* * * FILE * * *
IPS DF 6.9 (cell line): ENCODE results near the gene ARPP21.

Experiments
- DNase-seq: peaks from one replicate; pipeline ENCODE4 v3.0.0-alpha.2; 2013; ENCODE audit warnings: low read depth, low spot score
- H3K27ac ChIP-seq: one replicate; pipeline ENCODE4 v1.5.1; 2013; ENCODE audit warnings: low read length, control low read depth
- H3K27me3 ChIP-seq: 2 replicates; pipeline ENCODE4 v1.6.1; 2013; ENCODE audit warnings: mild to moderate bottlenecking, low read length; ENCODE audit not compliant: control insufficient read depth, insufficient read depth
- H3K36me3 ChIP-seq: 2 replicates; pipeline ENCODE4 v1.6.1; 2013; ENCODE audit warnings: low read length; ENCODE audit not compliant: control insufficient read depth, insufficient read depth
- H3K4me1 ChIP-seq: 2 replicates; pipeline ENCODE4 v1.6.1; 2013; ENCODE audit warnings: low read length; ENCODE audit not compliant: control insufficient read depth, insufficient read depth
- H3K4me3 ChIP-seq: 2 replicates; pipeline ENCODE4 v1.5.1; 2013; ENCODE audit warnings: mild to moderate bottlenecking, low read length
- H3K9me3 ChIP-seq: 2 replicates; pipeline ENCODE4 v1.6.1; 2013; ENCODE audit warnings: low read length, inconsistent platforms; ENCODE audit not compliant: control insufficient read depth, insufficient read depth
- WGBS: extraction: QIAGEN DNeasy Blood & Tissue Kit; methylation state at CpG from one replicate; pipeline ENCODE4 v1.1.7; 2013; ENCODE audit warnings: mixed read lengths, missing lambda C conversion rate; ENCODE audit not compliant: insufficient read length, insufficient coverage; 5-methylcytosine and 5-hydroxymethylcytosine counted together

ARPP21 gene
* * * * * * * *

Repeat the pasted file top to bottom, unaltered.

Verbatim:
IPS DF 6.9 (cell line): ENCODE results near the gene ARPP21.

Experiments
- DNase-seq: peaks from one replicate; pipeline ENCODE4 v3.0.0-alpha.2; 2013; ENCODE audit warnings: low read depth, low spot score
- H3K27ac ChIP-seq: one replicate; pipeline ENCODE4 v1.5.1; 2013; ENCODE audit warnings: low read length, control low read depth
- H3K27me3 ChIP-seq: 2 replicates; pipeline ENCODE4 v1.6.1; 2013; ENCODE audit warnings: mild to moderate bottlenecking, low read length; ENCODE audit not compliant: control insufficient read depth, insufficient read depth
- H3K36me3 ChIP-seq: 2 replicates; pipeline ENCODE4 v1.6.1; 2013; ENCODE audit warnings: low read length; ENCODE audit not compliant: control insufficient read depth, insufficient read depth
- H3K4me1 ChIP-seq: 2 replicates; pipeline ENCODE4 v1.6.1; 2013; ENCODE audit warnings: low read length; ENCODE audit not compliant: control insufficient read depth, insufficient read depth
- H3K4me3 ChIP-seq: 2 replicates; pipeline ENCODE4 v1.5.1; 2013; ENCODE audit warnings: mild to moderate bottlenecking, low read length
- H3K9me3 ChIP-seq: 2 replicates; pipeline ENCODE4 v1.6.1; 2013; ENCODE audit warnings: low read length, inconsistent platforms; ENCODE audit not compliant: control insufficient read depth, insufficient read depth
- WGBS: extraction: QIAGEN DNeasy Blood & Tissue Kit; methylation state at CpG from one replicate; pipeline ENCODE4 v1.1.7; 2013; ENCODE audit warnings: mixed read lengths, missing lambda C conversion rate; ENCODE audit not compliant: insufficient read length, insufficient coverage; 5-methylcytosine and 5-hydroxymethylcytosine counted together

ARPP21 gene